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William de Broase, who seems to have had quite a reputation in his formative years, was the father of five children, three sons and two daughters who all but the eldest lived at the castle in Bramber amid much pomp and luxury. After atoning for his earlier conduct William grew to be a very wealthy and popular man, much admired by local people and other lords of equal rank. From all accounts he was doing quite well, until his wealth and popularity drew the attention of King John, who's jealousy lead to the ruin the popular Lord of Bramber.

For William de Braose was one of a group of confederate barons at the time who took an important role in trying to get a better administration of the laws and fairer dealings in public affairs. Considering the political atmosphere at the time this would not have been and easy job, for men with any less power then that of baron to try to even attempt to do, because of this King John who in the end would have been the one to loose out wanted to make an example of this man. He could have gone the whole hog and seized de Braose himself, he desisted from this knowing full well that the popularity of the man would result in all of Sussex taking up arms against him. So hatching another plot, he sent his equerry Sir Peter Maulue, to Bramber in order to demand of the Lord his children, as hostages in order to secure his good behaviour in the future. When de Braose of course refused this suggestion the King swore he would be revenged for such an insult and ordered an army to march against Bramber.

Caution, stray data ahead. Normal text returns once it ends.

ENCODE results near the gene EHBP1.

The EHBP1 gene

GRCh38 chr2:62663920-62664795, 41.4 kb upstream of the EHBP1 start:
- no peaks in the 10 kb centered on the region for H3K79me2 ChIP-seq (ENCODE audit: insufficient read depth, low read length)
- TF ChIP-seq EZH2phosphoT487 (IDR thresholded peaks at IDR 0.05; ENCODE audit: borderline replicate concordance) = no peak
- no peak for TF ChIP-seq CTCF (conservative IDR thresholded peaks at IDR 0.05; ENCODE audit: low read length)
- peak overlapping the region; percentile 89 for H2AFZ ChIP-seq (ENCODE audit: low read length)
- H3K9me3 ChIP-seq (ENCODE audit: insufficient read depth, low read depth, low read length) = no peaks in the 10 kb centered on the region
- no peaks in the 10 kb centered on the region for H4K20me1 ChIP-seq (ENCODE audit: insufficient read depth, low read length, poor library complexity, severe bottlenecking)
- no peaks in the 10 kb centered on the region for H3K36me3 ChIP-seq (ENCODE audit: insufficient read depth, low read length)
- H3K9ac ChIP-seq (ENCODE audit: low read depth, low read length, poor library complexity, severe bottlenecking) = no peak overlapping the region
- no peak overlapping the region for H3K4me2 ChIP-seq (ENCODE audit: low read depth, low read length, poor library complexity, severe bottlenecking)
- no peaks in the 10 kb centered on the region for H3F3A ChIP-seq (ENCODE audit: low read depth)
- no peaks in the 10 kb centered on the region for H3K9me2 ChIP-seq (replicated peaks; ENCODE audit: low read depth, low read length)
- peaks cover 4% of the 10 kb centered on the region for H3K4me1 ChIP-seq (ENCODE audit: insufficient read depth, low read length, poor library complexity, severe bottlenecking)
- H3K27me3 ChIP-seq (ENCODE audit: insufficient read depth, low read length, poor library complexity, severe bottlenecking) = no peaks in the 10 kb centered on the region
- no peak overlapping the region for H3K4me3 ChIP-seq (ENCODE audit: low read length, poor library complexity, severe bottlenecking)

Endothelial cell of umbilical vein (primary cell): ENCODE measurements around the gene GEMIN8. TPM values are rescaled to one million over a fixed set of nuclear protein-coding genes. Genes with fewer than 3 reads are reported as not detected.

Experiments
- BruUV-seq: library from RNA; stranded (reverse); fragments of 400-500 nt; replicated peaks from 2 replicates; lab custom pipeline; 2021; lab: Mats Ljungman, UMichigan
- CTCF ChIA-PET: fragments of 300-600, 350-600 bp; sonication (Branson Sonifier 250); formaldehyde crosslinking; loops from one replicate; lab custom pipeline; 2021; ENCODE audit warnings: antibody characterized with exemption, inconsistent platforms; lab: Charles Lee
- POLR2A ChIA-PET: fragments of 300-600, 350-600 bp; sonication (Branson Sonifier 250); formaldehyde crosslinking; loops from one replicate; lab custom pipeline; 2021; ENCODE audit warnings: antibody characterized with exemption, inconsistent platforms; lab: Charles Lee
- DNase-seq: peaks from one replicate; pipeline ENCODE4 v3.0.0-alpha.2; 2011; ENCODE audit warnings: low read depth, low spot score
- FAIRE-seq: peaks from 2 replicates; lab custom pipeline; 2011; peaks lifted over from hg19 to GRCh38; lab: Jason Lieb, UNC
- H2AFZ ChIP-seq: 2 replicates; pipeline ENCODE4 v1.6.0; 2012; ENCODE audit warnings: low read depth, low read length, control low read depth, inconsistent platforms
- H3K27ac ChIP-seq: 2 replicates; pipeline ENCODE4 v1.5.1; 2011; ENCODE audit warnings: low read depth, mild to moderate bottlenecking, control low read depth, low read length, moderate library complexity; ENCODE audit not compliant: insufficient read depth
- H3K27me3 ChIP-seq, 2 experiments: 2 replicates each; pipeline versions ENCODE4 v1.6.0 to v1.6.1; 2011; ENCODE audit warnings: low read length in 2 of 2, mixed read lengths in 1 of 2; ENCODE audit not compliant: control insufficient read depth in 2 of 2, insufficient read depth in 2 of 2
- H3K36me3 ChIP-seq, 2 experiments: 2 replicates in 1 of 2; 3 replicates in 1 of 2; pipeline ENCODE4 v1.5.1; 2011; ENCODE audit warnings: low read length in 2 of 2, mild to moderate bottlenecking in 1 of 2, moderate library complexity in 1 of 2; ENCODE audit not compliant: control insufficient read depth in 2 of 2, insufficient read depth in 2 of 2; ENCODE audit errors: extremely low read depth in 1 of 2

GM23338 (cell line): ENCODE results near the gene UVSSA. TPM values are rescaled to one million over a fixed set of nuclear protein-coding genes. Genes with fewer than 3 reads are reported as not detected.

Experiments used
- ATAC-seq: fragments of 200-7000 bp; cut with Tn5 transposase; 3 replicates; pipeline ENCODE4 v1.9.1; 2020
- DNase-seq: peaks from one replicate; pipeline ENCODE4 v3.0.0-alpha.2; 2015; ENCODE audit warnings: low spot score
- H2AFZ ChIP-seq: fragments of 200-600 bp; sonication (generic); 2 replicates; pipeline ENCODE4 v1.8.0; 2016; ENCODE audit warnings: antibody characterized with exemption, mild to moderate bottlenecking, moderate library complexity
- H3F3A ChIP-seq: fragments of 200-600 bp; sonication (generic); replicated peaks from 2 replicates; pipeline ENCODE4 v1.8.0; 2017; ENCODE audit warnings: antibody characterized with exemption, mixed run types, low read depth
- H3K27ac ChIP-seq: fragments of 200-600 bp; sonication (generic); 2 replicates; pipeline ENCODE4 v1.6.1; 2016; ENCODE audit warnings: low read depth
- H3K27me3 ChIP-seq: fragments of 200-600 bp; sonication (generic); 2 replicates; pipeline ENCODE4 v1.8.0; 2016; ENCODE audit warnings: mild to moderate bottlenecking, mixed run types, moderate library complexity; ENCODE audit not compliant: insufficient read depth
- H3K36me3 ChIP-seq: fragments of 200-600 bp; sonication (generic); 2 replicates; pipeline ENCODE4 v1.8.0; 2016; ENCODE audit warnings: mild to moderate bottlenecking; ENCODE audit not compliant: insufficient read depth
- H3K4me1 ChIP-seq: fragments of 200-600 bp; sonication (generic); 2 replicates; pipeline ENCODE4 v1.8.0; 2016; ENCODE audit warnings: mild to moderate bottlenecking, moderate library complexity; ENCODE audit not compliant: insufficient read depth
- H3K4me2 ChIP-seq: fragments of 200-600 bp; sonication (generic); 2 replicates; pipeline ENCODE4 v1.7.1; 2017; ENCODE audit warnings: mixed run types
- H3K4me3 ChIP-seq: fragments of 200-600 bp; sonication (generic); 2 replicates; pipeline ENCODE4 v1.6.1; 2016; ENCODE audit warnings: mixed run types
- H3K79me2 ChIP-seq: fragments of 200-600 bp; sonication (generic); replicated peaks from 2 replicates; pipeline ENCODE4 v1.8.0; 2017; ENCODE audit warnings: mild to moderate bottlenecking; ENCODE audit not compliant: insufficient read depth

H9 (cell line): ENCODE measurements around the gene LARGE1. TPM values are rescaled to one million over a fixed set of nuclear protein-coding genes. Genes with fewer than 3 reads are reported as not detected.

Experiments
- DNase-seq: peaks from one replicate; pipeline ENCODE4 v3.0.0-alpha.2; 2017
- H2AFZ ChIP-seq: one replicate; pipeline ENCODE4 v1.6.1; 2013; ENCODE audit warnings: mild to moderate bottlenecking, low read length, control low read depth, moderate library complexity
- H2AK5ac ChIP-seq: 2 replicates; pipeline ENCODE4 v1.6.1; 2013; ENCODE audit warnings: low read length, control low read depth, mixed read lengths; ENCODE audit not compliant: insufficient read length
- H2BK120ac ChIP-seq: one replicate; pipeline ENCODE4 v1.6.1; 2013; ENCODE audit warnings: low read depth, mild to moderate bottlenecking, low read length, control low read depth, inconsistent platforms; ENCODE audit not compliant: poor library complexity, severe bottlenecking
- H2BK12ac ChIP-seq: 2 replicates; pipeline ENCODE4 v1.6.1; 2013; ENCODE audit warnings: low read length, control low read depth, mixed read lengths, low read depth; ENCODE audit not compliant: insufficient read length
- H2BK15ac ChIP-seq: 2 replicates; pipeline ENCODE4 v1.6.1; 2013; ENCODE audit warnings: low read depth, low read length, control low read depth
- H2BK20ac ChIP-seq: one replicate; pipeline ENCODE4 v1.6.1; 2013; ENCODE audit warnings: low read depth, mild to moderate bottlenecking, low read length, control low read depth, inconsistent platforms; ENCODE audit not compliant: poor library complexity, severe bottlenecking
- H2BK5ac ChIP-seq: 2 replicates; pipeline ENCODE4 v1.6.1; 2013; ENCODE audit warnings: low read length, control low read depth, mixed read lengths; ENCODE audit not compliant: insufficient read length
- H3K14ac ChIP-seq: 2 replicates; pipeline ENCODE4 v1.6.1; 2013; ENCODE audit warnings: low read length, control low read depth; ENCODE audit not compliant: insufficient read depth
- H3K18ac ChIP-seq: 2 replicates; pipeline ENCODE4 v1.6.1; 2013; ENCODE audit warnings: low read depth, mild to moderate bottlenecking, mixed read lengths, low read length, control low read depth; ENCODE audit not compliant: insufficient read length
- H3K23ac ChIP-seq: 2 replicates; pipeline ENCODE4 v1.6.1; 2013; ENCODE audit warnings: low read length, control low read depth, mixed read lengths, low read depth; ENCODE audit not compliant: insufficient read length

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As powerful as he was de Braose knew full well that he did not have the means to sustain a war against the King of England, and opted for the safe option of removing his family by boat to Ireland as quickly as possible were they would join his eldest son Reginald. King John caught wind of his plan though and as soon as the family had landed in Ireland, they where captured and taken to Windsor castle to be imprisoned. It is here the family was starved to death as an example to all the other barons, who would consider rebelling against the King.

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